Egypt has relocated its ancient Kings and Queens, including famous Ramses II and Hatshepsut, one of the few known female pharaohs, to a new resting place in a grand ceremony designed to showcase heritage and boost tourism.
The convoy of golden trucks that moved through the streets of Cairo on Saturday was designed to resemble ancient boats that used to carry deceased pharaohs to their tombs.
The mummies were transported inside climate-controlled capsules filled with nitrogen from the Egyptian Museum to the newly-inaugurated National Museum of Egyptian Civilization in a spectacular ceremony.
While the mummies were making their hour-long journey to their new resting place in Fustat, the site of Egypt’s first Islamic capital, the historic event was widely broadcast on TV and online.
The glamorous show featured various artistic performances and famous landmarks, in an apparent bid to boost tourism that has stalled amid Covid-19 pandemic.
As the procession circled Cairo’s central Tahrir square, authorities officially unveiled a new decoration in the center of the iconic landmark – an obelisk guarded by four sphinxes.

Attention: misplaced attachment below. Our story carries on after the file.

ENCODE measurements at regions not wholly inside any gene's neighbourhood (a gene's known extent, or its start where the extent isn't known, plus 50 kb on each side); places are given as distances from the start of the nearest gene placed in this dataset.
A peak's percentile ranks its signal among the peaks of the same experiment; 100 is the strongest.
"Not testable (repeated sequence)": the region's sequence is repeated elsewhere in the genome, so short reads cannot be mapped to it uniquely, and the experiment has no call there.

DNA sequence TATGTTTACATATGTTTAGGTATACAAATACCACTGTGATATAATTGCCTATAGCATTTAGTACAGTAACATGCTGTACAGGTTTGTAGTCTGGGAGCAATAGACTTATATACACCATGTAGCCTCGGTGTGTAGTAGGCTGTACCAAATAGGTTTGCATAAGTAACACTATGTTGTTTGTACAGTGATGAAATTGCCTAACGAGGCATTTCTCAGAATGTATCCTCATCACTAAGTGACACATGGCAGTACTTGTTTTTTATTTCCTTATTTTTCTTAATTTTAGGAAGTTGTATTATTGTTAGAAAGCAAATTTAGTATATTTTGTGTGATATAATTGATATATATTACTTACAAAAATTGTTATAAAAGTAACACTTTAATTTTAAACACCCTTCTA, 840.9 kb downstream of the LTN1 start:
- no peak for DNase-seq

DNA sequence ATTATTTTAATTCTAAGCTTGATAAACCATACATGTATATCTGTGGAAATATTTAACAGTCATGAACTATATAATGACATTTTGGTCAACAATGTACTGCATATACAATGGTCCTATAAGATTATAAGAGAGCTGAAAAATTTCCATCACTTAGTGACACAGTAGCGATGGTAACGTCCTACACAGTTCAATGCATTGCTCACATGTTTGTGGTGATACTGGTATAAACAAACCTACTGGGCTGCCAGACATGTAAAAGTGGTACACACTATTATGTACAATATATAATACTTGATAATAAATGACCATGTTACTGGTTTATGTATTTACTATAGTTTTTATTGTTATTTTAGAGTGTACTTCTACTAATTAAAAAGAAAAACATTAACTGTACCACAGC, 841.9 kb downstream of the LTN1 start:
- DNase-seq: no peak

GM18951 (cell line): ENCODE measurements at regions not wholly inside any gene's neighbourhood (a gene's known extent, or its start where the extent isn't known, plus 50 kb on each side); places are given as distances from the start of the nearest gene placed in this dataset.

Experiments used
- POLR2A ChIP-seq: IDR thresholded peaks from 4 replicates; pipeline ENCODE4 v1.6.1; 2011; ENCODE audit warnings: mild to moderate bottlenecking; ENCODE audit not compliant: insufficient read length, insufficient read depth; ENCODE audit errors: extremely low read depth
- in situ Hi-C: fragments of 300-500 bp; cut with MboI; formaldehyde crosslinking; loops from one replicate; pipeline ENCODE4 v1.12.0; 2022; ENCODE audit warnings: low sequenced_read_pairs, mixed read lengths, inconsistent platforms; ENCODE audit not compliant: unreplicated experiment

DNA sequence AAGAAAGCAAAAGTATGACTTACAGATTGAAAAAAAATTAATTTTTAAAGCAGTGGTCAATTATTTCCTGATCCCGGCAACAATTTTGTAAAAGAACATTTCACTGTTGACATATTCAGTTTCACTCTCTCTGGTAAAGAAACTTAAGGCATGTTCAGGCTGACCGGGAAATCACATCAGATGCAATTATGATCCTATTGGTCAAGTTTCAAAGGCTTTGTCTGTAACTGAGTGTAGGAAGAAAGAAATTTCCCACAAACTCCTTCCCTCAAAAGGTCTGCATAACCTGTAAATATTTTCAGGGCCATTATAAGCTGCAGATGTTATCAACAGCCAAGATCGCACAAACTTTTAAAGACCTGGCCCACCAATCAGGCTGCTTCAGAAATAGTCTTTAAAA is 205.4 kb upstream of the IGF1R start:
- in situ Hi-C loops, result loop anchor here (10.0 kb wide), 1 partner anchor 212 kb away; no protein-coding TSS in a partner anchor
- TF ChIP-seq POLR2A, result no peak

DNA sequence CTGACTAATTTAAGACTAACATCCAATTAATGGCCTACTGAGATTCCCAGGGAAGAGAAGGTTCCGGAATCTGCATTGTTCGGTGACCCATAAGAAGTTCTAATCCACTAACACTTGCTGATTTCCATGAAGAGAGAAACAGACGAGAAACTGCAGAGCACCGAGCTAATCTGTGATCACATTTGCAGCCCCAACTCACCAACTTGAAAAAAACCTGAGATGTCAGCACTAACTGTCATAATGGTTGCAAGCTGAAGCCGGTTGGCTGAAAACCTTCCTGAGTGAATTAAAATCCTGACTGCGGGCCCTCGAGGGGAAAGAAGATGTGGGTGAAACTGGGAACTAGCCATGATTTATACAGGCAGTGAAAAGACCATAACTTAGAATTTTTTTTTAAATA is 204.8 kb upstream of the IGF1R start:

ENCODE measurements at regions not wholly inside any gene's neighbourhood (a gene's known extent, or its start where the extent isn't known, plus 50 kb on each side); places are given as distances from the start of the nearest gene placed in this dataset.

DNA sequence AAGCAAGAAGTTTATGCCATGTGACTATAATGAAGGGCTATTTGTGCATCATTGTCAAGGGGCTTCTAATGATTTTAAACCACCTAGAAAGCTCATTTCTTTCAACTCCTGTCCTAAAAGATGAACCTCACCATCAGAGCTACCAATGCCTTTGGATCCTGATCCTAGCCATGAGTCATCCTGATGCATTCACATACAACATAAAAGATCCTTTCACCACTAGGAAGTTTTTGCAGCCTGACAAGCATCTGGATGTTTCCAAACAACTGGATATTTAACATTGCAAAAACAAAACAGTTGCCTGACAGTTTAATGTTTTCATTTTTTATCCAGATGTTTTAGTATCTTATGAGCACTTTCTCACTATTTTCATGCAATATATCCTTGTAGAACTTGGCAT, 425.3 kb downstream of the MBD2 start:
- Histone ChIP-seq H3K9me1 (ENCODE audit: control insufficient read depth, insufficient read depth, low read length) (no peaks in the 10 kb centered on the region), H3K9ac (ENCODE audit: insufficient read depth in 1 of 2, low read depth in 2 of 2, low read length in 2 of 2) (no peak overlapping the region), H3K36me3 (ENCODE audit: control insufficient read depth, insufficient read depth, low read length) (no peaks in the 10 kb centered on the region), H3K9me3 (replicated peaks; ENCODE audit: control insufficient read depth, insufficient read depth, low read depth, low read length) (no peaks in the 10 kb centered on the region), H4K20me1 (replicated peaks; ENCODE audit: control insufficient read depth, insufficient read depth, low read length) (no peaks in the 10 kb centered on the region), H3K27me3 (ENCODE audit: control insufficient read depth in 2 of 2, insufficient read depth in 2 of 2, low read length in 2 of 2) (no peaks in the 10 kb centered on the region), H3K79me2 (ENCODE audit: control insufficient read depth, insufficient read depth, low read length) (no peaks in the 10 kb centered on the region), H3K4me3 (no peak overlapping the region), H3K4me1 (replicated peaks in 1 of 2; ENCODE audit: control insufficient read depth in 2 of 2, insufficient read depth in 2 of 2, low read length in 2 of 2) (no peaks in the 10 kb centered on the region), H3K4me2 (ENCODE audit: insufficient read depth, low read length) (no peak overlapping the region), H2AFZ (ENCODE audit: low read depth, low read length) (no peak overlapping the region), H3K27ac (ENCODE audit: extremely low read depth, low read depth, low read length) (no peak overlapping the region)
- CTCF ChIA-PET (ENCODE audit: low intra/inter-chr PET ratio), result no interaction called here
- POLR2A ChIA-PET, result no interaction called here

President Abdel Fattah al-Sisi, as well as the heads of the UN cultural agency UNESCO and the World Tourism Organization, welcomed the mummies at their new home, where Egyptologists say they will from now on be displayed in a more “civilized” and “educated” manner.
In recent weeks Egypt has suffered a series of unfortunate incidents – including a Suez Canal blockade by a container ship, a fatal train crash, a garment factory blaze, and a deadly apartment building collapse – reanimating a century-old legend of the so-called ‘Pharaoh curse’. However, with eighteen ancient Kings and four Queens now finally settled at their new home, the bizarre rumor can hopefully be put to rest too.
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